Reaping benefits from digital technology is no justification for the violation of copyrights, of course—but it is important to see the broad picture of how technology has interacted with artistic creation and distribution, and consider at least three important facets of this realization. First and foremost, no one wants to argue that the technology is inherently bad. Anyone concerned about the protection of their works has profited from the efficiency of some technology – even the same technology that threatens to harm them.

Second, it raises questions about what “fairness” really means in this scenario: as we move into the future, how should we evaluate the benefits for creators against the costs to the audience? Who ought to benefit from the powers of digital technology, and what harms and benefits should be considered? There is a very big picture here, and evaluations of fairness will change as one’s values narrow or expand the scope of one’s view. A good discussion can only happen when the whole picture is really considered.

Third, the power of new technology makes us consider what is now possible: the separation of fame from fortune. As I have discussed, the internet allows someone to become famous without becoming wealthy. In ages past, the opportunity to gain fame usually required a lot of money, but now, propagating art does not require the same mountain of resources that it once did. As we move toward new structures to support art and entertainment, fame will become a prerequisite for wealth.

 

The Way Forward: The Return to Patronage.

IndieGoGo launched in 2008. Kickstarter launched in 2009. GoFundMe launched in 2010.  Patreon launched in 2013. It’s harder to demonstrate mathematically, but I will make the wild assertion that game pre-orders have been more heavily promoted and used in the last 10 years than in the preceding 30 years. (I would love to know if pre-orders are proving more successful than DLC or MicroTransactions as a business model.)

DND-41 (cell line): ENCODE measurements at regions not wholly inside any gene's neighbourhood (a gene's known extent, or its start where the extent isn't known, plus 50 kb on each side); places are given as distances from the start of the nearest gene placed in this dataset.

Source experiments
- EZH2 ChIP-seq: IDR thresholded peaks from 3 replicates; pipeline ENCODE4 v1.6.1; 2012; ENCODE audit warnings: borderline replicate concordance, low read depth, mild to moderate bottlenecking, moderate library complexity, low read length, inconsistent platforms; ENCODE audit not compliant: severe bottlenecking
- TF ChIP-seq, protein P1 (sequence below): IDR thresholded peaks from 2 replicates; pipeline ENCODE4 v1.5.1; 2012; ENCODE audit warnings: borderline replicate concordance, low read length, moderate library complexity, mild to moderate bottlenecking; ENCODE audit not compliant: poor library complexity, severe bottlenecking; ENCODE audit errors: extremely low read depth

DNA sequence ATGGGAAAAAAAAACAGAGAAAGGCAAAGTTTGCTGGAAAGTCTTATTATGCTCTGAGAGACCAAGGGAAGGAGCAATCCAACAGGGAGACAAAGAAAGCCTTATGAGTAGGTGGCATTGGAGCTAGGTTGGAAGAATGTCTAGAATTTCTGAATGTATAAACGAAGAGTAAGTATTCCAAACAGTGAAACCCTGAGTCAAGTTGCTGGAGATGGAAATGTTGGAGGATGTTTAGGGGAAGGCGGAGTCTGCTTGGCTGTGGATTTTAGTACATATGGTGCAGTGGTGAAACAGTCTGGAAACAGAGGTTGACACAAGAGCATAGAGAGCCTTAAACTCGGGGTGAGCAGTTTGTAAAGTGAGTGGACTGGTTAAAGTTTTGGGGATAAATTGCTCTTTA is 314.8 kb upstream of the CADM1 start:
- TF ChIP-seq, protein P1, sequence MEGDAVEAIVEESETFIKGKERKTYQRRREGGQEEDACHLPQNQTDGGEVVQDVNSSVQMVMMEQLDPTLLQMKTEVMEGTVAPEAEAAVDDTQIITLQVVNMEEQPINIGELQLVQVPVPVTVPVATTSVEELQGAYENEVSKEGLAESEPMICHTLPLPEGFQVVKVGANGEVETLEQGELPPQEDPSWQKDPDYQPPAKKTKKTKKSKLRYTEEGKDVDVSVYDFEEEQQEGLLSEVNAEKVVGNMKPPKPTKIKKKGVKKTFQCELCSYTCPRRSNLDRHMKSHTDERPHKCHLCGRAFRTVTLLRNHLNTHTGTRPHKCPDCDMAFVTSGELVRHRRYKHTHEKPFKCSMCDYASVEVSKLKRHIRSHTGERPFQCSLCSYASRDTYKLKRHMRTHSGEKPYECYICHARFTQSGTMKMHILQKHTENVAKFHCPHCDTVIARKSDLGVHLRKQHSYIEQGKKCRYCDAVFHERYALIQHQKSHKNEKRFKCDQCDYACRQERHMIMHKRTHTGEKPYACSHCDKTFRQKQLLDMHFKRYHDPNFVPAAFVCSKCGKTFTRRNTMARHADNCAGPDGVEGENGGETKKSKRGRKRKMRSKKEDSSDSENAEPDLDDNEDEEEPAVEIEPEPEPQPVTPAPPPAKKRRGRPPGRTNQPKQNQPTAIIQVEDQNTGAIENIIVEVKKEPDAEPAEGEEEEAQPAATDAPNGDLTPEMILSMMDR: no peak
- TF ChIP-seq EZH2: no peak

When people pay the creator up front, the creator is less concerned about piracy, because the money is already guaranteed. Presumably, the farmer cares less about the goose that has already filled a basket with golden eggs than the one that is expected to eventually fill a basket.

In the world of patronage, reputation (sub-categories: hype, public relations, image, trust) is everything. Creators rely on their history of quality and integrity to secure funding for their next project. Creators who fail to deliver quality products, or who demonstrate shady or unsavory business practices, will suffer for their failings in their future endeavors. Some artists and companies are already carving out their reputations, through repeated successes, unfortunate failures, public statements, and choices.

Navigating copyright in the conditions of Digital Patronage will be shaped by a different power dynamic than the familiar, one-to-many, gate-kept, closely-owned media structures of the 20th century. Clutching at straws of hard-line, traditional copyright enforcement will not secure survival. Thriving will require earning trust through performance. Creators must give more consideration to next year’s potential earnings than to next quarter’s bottom line. They must create a functional, interactive, cooperative, collaborative relationship with their audience. The successful creators of the 21st century will be those who treasure their reputation as they will rely on the good will of others.

… And reputation and good will are what Trademark Law is all about…

 

 

 

*“By establishing a marketable right to the use of one’s expression, copyright supplies the economic incentive to create and disseminate ideas” (p. 558) Harper & Row, Publishers, Inc. v. Nation Enterprises 471 U.S. 539 (1985)

 

** Those who manufactured physical products did not enjoy this same boon through the 20th century. Advances in 3d printing now give them a direct stake in the outcome of this transformation. There’s room for everyone at this party— I can’t wait for Physical Objects to show up with their partner, Patents!